Kelly Stefano Cole, PhD
3501 Fifth Avenue
Pittsburgh, Pennsylvania 15261
Phone: (412) 648-8583
Fax: (412) 648-8917
Dr. Cole is an Associate Professor of Immunology. After receiving her Ph.D. in Immunology in 1994 from the University of Pennsylvania, she came to Pittsburgh as a Postdoctoral Research Associate in the laboratory of Dr. Ronald Montelaro. She was promoted Research Instructor in the Department of Molecular Genetics and Biochemistry, followed by recruitment to the Department of Medicine, Infectious Diseases as Assistant Professor with the award of her first R01 in 2001. In 2007 Dr. Cole was recruited to the CVR. Her research interest is on the development of animal models for vulnerable populations, and the characterization of immune responses for evaluation of vaccines and therapeutics against emerging respiratory pathogens in these models.
Dr. Cole’s research focuses on the development of animal models for evaluation of vaccines and therapeutics for emerging respiratory pathogens; these include the development of animal models for vulnerable populations for influenza, with an emphasis on identifying potential differences in pathogenicity and virulence associated with morbidity and mortality in influenza infection during pregnancy. Prior to working on influenza, her lab focused on understanding the role of humoral immune responses to HIV/SIV and emerging infections, and she is nationally recognized for research in the HIV/SIV vaccine and pathogenesis field for her work on understanding the maturation of antibody responses to HIV and SIV envelope proteins and its association with the development of protective immunity. These studies were extended into defining mechanisms of antibody-mediated neutralization and other functional antibody responses in the control of infection and disease progression, and more recently in evaluating the effects of acute and chronic SIV infection on the B cell compartment, with the goal of defining and characterizing specific B cell subsets that may be critical to the control of virus replication and protection against disease.
Dr. Cole has also been instrumental in the biosafety community at the University of Pittsburgh, serving initially on the Biohazards Committee where she helped to develop institutional policy. She has served for the last 15 years on the Institutional Biosafety Committee as a member, the Vice-Chair and now the Chair. Dr. Cole was instrumental in the design, construction/ commissioning and operation of several BSL-3 laboratories, including the RBL, and has become a recognized scientific expert in the operation and management of high containment laboratories. She currently serves as the Co-Director of the NIH NBL/RBL Network Directors Group and a leader of the Network's Steering Committee. She has been involved in many working groups to evaluate biosafety and science regulatory policy, including the NSABB, COGR and NIH.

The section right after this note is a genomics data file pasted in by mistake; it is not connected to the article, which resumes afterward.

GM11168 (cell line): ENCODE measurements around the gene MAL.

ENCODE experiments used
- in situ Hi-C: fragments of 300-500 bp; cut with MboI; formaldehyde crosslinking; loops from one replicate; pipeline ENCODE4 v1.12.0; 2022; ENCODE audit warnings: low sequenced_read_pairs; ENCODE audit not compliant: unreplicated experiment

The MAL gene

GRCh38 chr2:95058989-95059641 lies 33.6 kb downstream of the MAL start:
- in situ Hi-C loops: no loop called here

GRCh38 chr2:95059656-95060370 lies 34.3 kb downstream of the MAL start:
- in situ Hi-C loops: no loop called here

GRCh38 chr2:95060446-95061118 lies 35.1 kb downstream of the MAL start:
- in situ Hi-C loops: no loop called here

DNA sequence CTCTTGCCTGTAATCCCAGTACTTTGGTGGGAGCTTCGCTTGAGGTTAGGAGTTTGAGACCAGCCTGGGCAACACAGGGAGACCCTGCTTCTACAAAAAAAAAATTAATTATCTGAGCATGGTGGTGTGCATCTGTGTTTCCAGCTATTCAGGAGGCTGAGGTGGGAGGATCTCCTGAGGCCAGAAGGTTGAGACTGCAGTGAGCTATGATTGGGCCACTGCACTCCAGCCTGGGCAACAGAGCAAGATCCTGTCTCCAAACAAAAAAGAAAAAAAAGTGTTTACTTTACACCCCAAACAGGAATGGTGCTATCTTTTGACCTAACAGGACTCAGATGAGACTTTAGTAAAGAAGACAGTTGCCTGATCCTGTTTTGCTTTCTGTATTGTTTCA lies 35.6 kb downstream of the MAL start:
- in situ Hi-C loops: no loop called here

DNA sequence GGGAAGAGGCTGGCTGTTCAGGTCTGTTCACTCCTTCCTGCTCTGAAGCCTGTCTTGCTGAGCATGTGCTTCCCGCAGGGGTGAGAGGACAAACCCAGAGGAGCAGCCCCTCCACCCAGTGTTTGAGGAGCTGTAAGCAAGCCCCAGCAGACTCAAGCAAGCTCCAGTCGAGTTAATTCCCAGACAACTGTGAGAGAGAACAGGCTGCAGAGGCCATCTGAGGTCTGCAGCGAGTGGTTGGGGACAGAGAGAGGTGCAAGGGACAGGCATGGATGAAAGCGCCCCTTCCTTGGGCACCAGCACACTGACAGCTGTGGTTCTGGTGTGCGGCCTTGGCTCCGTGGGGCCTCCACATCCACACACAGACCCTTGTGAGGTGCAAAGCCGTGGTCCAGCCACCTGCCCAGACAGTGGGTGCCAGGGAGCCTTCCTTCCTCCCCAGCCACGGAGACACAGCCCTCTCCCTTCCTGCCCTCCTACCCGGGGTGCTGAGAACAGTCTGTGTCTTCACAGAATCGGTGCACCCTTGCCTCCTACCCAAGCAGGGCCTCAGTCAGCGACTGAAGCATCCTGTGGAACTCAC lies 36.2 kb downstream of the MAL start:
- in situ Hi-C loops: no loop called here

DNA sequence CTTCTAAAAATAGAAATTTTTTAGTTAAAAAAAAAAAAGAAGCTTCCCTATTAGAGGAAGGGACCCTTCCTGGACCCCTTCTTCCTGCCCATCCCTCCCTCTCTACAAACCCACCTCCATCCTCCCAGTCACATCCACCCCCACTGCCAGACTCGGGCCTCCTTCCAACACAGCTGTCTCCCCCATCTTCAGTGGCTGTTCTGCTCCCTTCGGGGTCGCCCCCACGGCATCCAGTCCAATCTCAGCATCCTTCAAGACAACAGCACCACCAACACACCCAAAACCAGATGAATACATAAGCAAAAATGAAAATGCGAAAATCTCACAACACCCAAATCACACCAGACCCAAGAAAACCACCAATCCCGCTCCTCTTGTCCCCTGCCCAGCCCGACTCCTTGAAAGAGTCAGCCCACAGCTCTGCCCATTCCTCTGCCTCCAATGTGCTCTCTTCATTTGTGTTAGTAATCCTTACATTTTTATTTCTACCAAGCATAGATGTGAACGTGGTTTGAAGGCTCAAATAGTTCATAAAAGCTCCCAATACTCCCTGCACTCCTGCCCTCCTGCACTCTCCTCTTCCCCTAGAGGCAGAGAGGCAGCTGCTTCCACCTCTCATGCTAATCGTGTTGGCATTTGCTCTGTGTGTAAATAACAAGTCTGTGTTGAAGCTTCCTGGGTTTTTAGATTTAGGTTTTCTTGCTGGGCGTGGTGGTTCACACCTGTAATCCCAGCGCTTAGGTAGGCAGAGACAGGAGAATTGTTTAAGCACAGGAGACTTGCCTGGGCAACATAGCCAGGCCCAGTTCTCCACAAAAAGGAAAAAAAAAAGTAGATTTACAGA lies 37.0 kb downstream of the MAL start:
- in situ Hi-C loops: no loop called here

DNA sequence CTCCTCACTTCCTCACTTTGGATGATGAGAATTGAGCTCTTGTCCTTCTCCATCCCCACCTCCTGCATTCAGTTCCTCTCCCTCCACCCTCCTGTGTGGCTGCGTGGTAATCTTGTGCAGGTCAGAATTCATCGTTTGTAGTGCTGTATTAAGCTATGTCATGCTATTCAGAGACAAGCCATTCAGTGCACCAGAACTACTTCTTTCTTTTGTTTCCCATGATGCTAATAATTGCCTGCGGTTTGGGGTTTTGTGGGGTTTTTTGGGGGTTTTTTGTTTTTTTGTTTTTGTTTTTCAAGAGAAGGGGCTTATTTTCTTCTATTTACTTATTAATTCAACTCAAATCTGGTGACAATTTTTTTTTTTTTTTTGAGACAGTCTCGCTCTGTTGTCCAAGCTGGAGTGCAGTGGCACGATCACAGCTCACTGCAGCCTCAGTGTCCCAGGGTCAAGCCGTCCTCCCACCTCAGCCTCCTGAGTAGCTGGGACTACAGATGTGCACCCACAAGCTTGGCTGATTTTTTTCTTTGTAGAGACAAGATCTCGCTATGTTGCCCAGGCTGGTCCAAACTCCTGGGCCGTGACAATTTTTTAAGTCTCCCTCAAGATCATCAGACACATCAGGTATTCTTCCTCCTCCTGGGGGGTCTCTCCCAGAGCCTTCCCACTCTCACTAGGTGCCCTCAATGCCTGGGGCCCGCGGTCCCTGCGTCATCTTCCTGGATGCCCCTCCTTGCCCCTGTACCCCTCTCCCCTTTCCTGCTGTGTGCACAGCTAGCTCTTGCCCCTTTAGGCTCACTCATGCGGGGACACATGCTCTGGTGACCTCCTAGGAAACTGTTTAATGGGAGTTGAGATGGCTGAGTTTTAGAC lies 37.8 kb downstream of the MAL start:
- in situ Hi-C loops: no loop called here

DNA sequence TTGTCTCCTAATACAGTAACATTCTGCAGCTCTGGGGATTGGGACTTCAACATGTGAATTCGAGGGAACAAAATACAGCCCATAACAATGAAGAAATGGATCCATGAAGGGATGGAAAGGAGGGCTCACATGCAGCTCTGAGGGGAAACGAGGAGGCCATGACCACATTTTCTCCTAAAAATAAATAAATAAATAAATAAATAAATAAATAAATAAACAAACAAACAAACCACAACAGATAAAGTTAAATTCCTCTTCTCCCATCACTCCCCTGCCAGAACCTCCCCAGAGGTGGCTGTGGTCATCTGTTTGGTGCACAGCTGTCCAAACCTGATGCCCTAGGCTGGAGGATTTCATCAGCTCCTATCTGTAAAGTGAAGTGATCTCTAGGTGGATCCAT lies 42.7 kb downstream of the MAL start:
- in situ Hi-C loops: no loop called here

- Scanga CA, Lopresti BJ, Tomko J, Frye LJ, Coleman TM, Fillmore D, Carney JP, Lin PL, Flynn JL, Gardner CL, Sun C, Klimstra WB, Ryman KD, Reed DS, Fisher DJ, Cole KS. In vivo imaging in an ABSL-3 Regional Biocontainment Laboratory. Path and Dis 2014;71(2): 207-212. PMID: 24838691
- Cole KS, Smith RE. Successful leadership for a high-containment facility. In: “Management Principles for Building and Operating Biocontainment Facilities: Ten Years of Planning and Management Lessons Learned.” 2013; Tradeline, Inc.; Cole KS, Fisher DJ, Westfall S eds. pp 35-42.
- Hartman, AH, Homer LC, Cole KS. Verification of inactivation methods for removal of biological materials from a biosafety level 3 select agent facility. Applied Biosafety 2012; 17:70-75.
- Reed DS, Smith L, Dunsmore T, Trichel A, Ortiz L, Cole KS, Barry E. Pneumonic tularemia in rabbits resembles the human disease as illustrated by radiographic and hematological changes after infection. PLOS One 2011;.6 (9):e24654.
- Homer LC, Heflin DT, Manning CR, Cole KS. Engineering and work place controls for the use of anesthetic gases during BSL-3 rabbit studies. Applied Biosafety 2011; 16:167-176 (received Richard C. Knudsen Memorial Publication Award).
- Kuhrt DM, Faith SA, Leone A, Sodora DL, Picker LK, Borghesi L, Cole KS. Naïve and memory B cells in the rhesus macaque can be differentiated by surface expression of CD27 and have differential responses to CD40 ligation. J Immunol Methods. 2011 Jan 5;363(2):166-76. Epub 2010 Sep 24.
- Faith SA, Wu Y, Kuhrt DM, Steckbeck JD, Craigo JK, Clements JE, Cole, KS. Induction of antibody mediated neutralization in SIVmac239 by a naturally acquired V3 mutation. Virology. 2010 Apr 25;400(1):86-92. Epub 2010 Feb 11. PMID:20153009[PubMed - indexed for MEDLINE]
- Kuhrt D, Faith SA, Leone A, Rohankedkar M, Sodora DL, Picker LJ, Cole KS.
Evidence of early B-cell dysregulation in simian immunodeficiency virus infection: rapid depletion of naïve and memory B-cell subsets with delayed reconstitution of the naïve B-cell population. J Virol. 2010 Mar;84(5):2466-76. Epub 2009 Dec 23. PMID:20032183[PubMed - indexed for MEDLINE] Free PMC Article
- Kuhrt DM, Faith SA, Leone A, Picker L, Sodora D, Cole KS Evidence of early B cell dysregulation in SIV infection: Rapid depletion of naïve and memory B cell subsets with delayed reconstitution of the naïve B cell population. J Virol 2009; 84:2466-2476.
- Bright RA, Carter DM, Crevar C, Toapanta FR, Steckbeck JD, Cole KS, Kumar N, Pushko P, Tumpey T, Smith G, Ross TM. Cross-clade protective immune responses to influenza viruses with H5N1 HA and NA elicited by an influenza virus-like particle. PLOS One 2008Jan 30;3(1):e1501.